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PREFACE

SECOND PART OF THE EIGHTY-FIFTH VOLUME.

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THE
The mind which has been accustomed, for a long series of years,

HE , to contemplate one object principally, acquires a tone, assumes a character, encourages hopes alternately succeeded by fears, as the influence of that object is extended or contracted, is elevated or depressed. It is not till it disappears altogether from the moral horizon, that the mental powers become sufficiently composed to take a calm retrospective view of the past, and to look with complacency to the future. This, for too long a time, has been precisely our condition with respect to the Periodical Addresses, which it is alike our duty and our pleasure to present to our Readers : our principal attention has unavoidably been attracted towards one vast blazing meteor, the influence of which has been more or less seriously felt in every Region, in every Government of whatever denomination, in all ranks of all Society, in Morals, in Manners, in Literature, and in General Science.

Among the proud and vaunting documents, which he to whom we allude, from time to time exhibited to the crouching and servile herds of his myrmidons and slaves, one, as is well known, commenced with the remarkable words, “ Moscow is no more.” Thankful ought we to feel ourselves, and thankful, indeed, we are, that, with far greater propriety as well as truth, we may now exclaim in the emphatic words of the Prophet:

“How hath the oppressor ceased! The golden city ceased.

He who smote the people in wrath with a continual stroke, he that ruled the nations in anger, is persecuted, and none hindereth.

The whole earth is at rest and is quiet.

How art thou fallen, Lucifer, Son of the Morning; how art thou cut down to the ground which didst weaken the nation."

It would be easy to pursue this grateful theme much further, but we scorn the language of triumphant exultation, nor indeed does there exist any provocation for indulging it. Recent facts must have made an impression never to be forgotten; and the present relative conditions of Britain and of Europe, supersede all necessity of expatiating on the subject of our triumphs and victories, and leave us in the security of leisure to contemplate the smiling and auspicious Band with which Peace is again Te-assembling

Pax, optima rerum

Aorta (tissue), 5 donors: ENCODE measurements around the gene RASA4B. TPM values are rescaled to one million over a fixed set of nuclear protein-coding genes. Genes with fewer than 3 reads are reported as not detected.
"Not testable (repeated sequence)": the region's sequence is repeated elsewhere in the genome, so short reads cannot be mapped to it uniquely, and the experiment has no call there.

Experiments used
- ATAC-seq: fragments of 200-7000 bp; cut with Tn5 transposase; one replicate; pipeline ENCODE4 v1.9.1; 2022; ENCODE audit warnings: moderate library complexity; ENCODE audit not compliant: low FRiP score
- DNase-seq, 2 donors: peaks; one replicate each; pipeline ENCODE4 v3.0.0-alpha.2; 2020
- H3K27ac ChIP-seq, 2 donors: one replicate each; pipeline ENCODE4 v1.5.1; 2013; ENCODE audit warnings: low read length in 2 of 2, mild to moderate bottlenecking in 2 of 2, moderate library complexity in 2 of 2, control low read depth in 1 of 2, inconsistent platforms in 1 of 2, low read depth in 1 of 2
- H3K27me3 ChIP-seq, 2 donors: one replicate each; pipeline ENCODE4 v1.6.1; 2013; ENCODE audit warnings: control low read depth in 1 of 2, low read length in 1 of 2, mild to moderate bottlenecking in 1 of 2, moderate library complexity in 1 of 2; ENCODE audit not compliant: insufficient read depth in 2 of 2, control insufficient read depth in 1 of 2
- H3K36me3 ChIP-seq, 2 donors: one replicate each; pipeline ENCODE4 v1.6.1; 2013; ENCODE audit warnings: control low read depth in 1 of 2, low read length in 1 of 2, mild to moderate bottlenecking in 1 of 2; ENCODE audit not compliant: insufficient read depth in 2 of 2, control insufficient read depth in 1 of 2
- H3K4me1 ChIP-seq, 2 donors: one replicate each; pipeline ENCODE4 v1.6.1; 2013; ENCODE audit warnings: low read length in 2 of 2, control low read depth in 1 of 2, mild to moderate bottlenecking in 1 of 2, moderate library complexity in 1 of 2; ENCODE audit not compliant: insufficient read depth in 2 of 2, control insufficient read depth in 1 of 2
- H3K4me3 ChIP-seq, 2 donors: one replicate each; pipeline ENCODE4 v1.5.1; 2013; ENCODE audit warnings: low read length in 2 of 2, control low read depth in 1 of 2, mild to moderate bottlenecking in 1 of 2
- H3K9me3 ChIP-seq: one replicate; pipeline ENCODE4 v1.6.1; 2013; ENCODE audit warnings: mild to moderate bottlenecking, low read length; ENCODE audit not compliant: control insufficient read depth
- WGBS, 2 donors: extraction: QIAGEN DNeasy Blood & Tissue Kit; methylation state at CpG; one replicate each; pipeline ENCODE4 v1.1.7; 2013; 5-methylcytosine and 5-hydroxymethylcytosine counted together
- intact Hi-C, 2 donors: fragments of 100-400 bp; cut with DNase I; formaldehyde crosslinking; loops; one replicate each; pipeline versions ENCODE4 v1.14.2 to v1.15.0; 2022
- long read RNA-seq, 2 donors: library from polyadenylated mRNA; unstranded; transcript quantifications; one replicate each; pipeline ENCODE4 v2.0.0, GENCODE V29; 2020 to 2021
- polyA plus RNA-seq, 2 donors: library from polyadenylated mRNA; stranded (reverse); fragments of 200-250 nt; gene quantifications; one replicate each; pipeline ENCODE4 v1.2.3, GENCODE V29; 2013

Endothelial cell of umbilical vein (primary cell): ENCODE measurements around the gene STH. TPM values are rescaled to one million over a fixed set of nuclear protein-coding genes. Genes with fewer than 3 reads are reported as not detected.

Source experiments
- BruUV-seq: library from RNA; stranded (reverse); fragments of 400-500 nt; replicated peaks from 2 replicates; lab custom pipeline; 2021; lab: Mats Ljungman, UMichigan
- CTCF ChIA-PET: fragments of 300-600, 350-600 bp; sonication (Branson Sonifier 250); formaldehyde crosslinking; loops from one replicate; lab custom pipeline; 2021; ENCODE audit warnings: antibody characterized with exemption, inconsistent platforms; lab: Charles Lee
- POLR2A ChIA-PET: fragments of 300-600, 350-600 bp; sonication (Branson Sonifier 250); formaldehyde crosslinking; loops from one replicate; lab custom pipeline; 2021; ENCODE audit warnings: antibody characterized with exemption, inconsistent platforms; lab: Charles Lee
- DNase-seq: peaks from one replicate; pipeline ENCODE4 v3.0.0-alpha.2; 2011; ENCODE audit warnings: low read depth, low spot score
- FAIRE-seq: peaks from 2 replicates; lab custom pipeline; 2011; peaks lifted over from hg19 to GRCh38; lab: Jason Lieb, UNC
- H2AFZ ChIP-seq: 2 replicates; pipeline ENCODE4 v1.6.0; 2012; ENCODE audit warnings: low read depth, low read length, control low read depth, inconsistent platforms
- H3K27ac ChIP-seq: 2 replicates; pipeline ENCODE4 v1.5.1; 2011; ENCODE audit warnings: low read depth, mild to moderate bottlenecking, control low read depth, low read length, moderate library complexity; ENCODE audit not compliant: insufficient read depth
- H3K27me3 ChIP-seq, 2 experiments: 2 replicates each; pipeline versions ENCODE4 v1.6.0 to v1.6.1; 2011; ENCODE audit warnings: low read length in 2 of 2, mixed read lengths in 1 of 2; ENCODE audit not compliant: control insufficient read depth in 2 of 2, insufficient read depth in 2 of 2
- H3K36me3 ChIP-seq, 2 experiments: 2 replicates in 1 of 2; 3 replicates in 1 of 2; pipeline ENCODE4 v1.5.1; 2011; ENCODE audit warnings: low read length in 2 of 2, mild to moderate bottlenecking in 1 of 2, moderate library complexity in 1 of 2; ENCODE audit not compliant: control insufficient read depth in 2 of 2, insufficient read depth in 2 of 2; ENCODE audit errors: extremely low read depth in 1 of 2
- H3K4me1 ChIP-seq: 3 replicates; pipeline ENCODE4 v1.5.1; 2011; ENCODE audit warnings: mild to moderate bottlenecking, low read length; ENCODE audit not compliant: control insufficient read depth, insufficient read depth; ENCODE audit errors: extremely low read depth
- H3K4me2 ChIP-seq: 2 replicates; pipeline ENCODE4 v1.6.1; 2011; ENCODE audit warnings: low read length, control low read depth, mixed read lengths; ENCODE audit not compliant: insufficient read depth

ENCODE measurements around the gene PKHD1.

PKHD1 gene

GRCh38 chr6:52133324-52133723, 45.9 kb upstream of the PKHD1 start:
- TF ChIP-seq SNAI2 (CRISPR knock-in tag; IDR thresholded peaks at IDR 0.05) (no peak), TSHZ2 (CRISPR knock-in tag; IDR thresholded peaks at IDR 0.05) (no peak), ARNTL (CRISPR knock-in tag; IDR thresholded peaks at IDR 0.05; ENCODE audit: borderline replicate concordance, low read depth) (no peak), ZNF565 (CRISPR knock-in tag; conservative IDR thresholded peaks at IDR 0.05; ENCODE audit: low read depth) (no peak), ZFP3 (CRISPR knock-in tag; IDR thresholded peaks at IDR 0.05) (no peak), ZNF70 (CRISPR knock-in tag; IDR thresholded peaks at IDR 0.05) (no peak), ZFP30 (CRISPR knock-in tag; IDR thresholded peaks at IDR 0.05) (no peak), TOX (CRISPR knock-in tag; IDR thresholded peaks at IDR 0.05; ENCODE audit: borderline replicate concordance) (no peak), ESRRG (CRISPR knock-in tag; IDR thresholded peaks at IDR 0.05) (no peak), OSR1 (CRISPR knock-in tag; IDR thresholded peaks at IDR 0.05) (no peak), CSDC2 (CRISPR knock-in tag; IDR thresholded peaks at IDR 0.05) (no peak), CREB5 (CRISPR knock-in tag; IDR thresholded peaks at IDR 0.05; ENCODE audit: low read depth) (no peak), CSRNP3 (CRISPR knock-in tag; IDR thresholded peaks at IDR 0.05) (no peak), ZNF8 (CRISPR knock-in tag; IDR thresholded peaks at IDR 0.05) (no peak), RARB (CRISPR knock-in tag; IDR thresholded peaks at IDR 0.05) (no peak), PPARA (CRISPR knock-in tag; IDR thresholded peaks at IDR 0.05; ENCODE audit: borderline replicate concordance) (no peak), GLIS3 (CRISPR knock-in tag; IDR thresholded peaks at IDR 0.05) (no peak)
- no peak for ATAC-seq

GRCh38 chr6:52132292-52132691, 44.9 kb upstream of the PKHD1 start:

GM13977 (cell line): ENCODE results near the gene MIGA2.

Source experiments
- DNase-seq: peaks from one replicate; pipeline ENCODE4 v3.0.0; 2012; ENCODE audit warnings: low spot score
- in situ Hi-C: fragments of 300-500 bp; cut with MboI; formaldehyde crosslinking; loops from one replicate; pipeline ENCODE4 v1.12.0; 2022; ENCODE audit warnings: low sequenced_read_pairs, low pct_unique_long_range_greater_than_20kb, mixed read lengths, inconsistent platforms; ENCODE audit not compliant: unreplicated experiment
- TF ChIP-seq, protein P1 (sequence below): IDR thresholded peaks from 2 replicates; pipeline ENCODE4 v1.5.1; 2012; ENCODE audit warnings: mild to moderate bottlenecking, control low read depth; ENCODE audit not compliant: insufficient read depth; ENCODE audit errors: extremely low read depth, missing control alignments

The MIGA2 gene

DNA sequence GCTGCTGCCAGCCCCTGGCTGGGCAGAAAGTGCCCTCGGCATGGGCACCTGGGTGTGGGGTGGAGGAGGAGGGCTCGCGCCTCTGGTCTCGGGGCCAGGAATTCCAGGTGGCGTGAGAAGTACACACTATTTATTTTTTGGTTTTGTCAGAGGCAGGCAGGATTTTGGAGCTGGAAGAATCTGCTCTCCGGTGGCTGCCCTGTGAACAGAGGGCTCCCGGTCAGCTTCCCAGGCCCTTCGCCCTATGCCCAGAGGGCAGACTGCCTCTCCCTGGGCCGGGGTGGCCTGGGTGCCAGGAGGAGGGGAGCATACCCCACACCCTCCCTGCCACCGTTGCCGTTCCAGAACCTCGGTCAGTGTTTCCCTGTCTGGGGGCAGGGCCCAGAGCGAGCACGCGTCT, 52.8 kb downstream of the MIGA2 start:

Quas homini novisse datum est, pax una triumphis
Innumeris potior. Pax custodire salutem
Et cives square potens.

OF GEORGIA

When GENERAL DEXAKY

When our wishes, our studies, our labours, our talents, are continually occupied in the attempt to multiply knowledge and diffuse science in all its branches, it becomes more and more difficult to communicate these predominating feelings in terms of sufficient novelty to excite curiosity and interest - we must, therefore, content ourselves with assuring our numerous Friends and Readers, that we shall ever be on the alert to place before them, as comprehensively as we can, whatever discoveries in Philosophy, or improvements in Learning, may promise to promote the real advantages of Society, or expand and adorn the human mind. Our valuable Correspondents justify us in making this declaration, for the truth of which it is only necessary to appeal to our last labours, where may be found, under the sanction of illustrious names, every path explored to the Temple of Knowledge. The old and the experienced, the young and the gay, the philosopher, the divine, the scholar, and the poet, may each and all find matter of information and amusement, of intellectual exercise and of mental repose. May these and similar subjects, for the future, occupy the whole of our pages! May we never again be called upon to record scenes of carnage and sanguinary triumphs! May no new Sesostris arise to sacrifice, at the shrine of his mad ambition, the tranquillity of an agitated world !

They whose employment it will be hereafter to record the transactions of the last twenty years, for the benefit and instruction of future generations, are invited carefully and impartially to examine such documents as they will find interspersed in our Volumes. To these we boldly appeal in testimony of the part which we have uniformly and consistently acted, in the disorganizing confusion of passing events. Victory has never intoxicated, nor misfortune depressed us; we invariably reflected on the past with complacency, and looked forward to the future with hope ; we have never pleaded in

any other cause, nor advocated any other maxims, than those which had for their ultimate object, Security, Independence, and the unbiassed and uncontrouled avocations of Learning This has been our creed, and such has been our conduct. - In such sentiments and principles SYLVANUS URBAN and his assistants have lived in such they mean to die.

Sperat infestis, metuit secundis
Alteram fortunam, bene preparatum
Pectus. -

5

LIST OF PLA TE S.

Arches, Specimens of, from English Ca- Miller, Philip, Monument to, 409. thedrals, 305.

Sawston Church, co. Cambridge, MonitClapham Old Church, 489.

mental Slabin, 27.
Donington Park Hall, 209.

Selby Abbey Church, View of, 105.-Sin.
Kingston Deverill Church, Wilts, 393. gular Pier in, ibid.
Lettsom, Dr. John Coakley, house in Caen, Normandy, Abbey Church of;
which he was born, 577.

Frontispiece.
Loders Church, Dorset, 497.

Westminster, Old Dormitory, &c. at, and
Magliabecchi, Portrait of, 297.

Remains of part of the Crypt, 201.

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